Drones target NQ pest weed miconia

NQ pest weed miconia under drone surveillance

WEED MANAGEMENT: A drone or inmanned aerial vehicle (UAV) will replace helicopter surveillance for miconia in North Queensland.

WEED MANAGEMENT: A drone or inmanned aerial vehicle (UAV) will replace helicopter surveillance for miconia in North Queensland.

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A drone will replace helicopter surveillance for the pest weed miconia in North Queensland.

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BIOSECURITY Queensland and CSIRO have teamed up to tackle the pest weed miconia by using drone technology.

An Unmanned Aerial Vehicle (UAV) will replace helicopter surveillance for miconia in North Queensland, making surveillance in dense rainforest areas easier and safer to perform.

Project coordinator for the National Four Tropical Weed Eradication Program with Biosecurity Queensland, Mick Jeffery, said the UAV is designed to be operated with minimal human interaction.

“The UAV will be able to conduct surveillance over difficult terrain without the risk of having a pilot and weed spotters on board,” Mr Jeffery said.

“Footage that is taken during the UAV surveillance is then scanned for signs of miconia infestation by Biosecurity Queensland staff back in the office.

“Miconia is easy to recognise as it can grow leaves that are up to 1m long and have three distinct veins that run lengthwise along the leaf, with a distinctive purple underside,” he said.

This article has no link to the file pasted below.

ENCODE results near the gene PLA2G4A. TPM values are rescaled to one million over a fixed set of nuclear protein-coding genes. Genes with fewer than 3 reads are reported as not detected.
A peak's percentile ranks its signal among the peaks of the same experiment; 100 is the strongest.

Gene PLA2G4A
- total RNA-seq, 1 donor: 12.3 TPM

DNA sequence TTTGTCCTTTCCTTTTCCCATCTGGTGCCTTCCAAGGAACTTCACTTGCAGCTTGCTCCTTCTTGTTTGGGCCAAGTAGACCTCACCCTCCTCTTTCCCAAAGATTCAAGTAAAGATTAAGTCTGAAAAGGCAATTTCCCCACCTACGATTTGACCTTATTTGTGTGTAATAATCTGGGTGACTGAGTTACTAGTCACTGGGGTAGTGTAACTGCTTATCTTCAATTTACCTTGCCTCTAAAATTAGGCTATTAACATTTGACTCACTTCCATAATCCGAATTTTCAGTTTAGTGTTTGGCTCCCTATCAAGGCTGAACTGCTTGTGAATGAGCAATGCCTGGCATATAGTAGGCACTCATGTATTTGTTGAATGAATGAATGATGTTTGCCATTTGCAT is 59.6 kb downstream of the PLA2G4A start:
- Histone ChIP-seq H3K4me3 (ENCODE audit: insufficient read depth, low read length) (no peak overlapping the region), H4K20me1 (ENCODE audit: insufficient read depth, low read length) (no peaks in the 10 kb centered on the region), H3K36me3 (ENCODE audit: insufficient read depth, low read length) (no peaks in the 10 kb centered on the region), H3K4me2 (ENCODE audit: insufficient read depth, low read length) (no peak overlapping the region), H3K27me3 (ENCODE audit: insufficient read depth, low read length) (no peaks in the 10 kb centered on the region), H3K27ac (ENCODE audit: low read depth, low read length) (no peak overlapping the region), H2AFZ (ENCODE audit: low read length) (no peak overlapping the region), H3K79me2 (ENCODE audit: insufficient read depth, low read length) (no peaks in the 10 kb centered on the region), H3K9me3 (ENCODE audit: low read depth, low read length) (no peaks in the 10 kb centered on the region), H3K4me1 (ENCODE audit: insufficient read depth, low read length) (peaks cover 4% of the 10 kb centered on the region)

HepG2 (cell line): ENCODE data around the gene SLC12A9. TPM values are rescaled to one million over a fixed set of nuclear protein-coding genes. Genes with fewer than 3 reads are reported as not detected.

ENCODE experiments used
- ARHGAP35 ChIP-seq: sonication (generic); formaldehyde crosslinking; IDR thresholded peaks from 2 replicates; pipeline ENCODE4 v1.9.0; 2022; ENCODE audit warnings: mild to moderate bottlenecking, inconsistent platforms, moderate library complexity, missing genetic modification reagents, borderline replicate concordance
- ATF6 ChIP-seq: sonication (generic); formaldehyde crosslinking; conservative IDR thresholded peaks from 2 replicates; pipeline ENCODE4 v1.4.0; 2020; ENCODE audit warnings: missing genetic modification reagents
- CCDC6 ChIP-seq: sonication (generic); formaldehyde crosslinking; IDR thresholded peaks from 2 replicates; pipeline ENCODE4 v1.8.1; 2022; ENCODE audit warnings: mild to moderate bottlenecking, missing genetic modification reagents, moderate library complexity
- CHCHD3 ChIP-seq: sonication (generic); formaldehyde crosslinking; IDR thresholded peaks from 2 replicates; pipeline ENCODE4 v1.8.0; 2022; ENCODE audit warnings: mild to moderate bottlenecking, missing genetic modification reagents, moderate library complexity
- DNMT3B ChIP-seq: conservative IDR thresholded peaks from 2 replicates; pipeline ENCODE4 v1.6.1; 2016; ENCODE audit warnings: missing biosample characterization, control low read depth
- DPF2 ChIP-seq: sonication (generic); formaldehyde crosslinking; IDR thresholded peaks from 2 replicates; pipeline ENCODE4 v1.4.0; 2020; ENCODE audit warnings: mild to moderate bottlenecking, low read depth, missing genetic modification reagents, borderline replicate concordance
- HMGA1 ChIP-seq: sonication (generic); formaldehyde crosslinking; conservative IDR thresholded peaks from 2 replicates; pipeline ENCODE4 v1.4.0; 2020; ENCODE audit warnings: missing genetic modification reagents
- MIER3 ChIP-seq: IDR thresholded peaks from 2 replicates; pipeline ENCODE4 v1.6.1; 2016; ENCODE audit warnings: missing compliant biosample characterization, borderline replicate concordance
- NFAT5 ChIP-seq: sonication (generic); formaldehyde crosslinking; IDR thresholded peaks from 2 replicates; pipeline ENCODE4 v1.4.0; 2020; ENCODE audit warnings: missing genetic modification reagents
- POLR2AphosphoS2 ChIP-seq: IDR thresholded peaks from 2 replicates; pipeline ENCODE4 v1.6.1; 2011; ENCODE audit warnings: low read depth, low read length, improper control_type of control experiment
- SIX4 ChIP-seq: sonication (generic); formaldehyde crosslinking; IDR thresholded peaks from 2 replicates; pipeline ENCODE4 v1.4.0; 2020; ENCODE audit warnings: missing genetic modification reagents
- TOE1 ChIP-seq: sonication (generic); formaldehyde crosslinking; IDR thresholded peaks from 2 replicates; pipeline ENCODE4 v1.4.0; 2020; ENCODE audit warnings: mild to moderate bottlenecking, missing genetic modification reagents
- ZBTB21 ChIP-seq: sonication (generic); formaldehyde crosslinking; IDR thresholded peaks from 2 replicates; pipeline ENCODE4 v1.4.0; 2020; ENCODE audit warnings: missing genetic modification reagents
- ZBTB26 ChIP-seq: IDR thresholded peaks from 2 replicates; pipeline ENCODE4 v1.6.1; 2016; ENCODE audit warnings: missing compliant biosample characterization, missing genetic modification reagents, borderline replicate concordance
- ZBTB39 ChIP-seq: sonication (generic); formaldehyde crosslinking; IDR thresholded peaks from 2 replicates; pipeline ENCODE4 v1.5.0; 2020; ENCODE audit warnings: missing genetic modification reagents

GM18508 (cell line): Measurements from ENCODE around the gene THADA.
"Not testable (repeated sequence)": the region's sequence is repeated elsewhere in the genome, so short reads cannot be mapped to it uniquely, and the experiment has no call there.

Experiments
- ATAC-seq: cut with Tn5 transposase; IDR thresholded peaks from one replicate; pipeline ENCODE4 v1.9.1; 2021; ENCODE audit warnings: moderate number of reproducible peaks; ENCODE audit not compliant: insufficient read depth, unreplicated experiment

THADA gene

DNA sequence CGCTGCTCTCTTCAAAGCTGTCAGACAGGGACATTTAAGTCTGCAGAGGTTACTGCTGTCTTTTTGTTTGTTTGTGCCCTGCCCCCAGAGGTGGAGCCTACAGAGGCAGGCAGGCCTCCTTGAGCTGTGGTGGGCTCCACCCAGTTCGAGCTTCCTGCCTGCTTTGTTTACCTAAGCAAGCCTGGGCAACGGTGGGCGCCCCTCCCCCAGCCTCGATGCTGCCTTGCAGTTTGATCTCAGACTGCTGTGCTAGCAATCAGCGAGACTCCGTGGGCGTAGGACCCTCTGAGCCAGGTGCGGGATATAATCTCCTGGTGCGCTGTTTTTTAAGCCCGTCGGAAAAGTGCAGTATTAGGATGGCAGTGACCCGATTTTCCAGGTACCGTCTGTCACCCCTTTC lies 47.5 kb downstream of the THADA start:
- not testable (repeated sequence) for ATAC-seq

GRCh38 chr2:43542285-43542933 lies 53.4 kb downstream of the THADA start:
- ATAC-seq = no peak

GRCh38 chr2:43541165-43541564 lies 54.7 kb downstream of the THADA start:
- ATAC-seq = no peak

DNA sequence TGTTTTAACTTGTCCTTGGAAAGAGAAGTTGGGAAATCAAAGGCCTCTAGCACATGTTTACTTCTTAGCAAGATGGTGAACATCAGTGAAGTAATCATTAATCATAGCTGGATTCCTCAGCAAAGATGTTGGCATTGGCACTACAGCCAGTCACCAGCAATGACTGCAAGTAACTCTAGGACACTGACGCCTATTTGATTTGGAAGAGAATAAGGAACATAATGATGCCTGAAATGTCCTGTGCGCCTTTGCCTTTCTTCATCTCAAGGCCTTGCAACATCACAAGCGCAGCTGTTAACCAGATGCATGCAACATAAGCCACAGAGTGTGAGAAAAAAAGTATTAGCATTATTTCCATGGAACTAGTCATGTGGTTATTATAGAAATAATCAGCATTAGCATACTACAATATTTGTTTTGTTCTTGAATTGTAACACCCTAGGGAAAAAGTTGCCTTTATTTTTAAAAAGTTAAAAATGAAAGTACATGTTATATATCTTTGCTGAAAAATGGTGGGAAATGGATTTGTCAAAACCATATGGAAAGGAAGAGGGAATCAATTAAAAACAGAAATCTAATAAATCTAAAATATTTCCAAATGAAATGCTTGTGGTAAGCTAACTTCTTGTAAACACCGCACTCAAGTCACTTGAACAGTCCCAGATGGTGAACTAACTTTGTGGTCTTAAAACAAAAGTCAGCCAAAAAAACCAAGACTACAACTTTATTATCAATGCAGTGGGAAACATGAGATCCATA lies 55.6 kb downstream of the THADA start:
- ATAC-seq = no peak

Miconia has leaves that are up to 1m long and have three distinct veins that run lengthwise along the leaf, with a distinctive purple underside

Miconia has leaves that are up to 1m long and have three distinct veins that run lengthwise along the leaf, with a distinctive purple underside

The surveillance, which starts this week, will target 11 districts with known infestations of miconia in North Queensland, spanning 2500 hectares.

“We would like to assure landholders that the images taken during this surveillance are specifically for the detection of miconia and will not be used or distributed for any other purpose,” Mr Jeffery said.

“Miconia is fast growing and quickly colonises disturbed areas, which is why it can easily devastate rainforest areas.

“Under the new Biosecurity Act 2014 anyone who has the weed on their land has a general biosecurity obligation to take all reasonable and practical steps to prevent the risk of it spreading.

“It’s essential that any sightings of miconia are reported in order for us to eradicate this serious pest plant from Queensland.”

Miconia sightings can be reported to Biosecurity Queensland on 13 25 23.

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